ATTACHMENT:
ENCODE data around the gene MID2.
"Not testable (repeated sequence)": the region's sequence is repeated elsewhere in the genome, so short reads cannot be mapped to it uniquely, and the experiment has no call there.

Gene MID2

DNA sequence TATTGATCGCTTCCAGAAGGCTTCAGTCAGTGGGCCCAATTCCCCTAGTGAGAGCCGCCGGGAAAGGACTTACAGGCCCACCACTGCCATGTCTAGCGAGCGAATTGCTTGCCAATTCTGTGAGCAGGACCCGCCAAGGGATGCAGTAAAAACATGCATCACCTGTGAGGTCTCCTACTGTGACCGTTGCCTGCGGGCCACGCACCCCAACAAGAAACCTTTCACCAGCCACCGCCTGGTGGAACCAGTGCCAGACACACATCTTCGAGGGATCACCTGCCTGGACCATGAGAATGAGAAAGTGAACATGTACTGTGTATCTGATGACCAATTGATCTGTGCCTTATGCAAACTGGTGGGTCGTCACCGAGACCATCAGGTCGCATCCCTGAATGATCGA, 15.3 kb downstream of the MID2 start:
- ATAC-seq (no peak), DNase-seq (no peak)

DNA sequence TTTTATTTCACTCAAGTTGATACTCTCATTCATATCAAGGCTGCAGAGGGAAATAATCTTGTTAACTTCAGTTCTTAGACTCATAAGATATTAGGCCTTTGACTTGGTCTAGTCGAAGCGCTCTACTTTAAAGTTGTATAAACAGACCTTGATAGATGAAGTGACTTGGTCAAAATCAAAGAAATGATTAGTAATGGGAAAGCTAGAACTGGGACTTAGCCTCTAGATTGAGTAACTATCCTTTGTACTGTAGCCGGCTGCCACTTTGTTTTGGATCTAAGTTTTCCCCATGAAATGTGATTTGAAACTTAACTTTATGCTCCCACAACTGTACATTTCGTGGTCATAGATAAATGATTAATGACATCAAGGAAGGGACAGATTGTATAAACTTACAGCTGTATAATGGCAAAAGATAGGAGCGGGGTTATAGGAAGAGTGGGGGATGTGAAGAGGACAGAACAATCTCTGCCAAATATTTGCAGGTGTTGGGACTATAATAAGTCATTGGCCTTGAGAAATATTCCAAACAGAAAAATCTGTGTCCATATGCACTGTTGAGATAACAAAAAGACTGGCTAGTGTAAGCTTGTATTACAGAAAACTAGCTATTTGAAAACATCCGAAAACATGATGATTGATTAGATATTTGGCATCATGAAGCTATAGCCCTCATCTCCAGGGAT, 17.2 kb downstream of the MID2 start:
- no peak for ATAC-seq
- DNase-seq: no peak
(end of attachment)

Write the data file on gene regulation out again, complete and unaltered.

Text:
ENCODE data around the gene MID2.
"Not testable (repeated sequence)": the region's sequence is repeated elsewhere in the genome, so short reads cannot be mapped to it uniquely, and the experiment has no call there.

Gene MID2

DNA sequence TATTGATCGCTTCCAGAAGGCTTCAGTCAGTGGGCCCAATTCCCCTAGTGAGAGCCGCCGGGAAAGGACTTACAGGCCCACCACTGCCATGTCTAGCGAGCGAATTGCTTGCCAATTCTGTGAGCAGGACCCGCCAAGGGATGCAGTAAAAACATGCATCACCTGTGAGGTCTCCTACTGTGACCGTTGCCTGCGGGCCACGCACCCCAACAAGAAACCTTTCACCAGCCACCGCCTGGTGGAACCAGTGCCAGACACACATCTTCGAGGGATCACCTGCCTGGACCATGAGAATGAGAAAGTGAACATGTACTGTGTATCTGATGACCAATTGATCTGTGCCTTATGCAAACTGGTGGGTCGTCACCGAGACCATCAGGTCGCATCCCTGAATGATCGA, 15.3 kb downstream of the MID2 start:
- ATAC-seq (no peak), DNase-seq (no peak)

DNA sequence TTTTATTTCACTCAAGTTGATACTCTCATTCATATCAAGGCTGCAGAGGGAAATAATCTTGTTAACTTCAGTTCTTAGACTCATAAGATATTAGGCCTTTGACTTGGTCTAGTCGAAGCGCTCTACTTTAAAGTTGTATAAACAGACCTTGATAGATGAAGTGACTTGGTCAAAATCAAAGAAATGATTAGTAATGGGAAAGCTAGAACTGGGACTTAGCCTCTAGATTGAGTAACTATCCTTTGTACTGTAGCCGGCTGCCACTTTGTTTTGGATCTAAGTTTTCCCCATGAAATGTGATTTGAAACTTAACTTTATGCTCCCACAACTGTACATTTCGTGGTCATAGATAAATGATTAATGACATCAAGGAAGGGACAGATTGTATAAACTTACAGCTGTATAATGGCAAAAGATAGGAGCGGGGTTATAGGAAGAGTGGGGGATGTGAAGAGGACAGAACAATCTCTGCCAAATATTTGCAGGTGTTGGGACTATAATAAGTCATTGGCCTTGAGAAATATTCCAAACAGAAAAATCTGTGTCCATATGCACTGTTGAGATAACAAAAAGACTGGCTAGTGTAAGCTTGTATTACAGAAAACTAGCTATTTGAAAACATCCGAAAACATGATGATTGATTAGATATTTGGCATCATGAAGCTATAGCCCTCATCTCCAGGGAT, 17.2 kb downstream of the MID2 start:
- no peak for ATAC-seq
- DNase-seq: no peak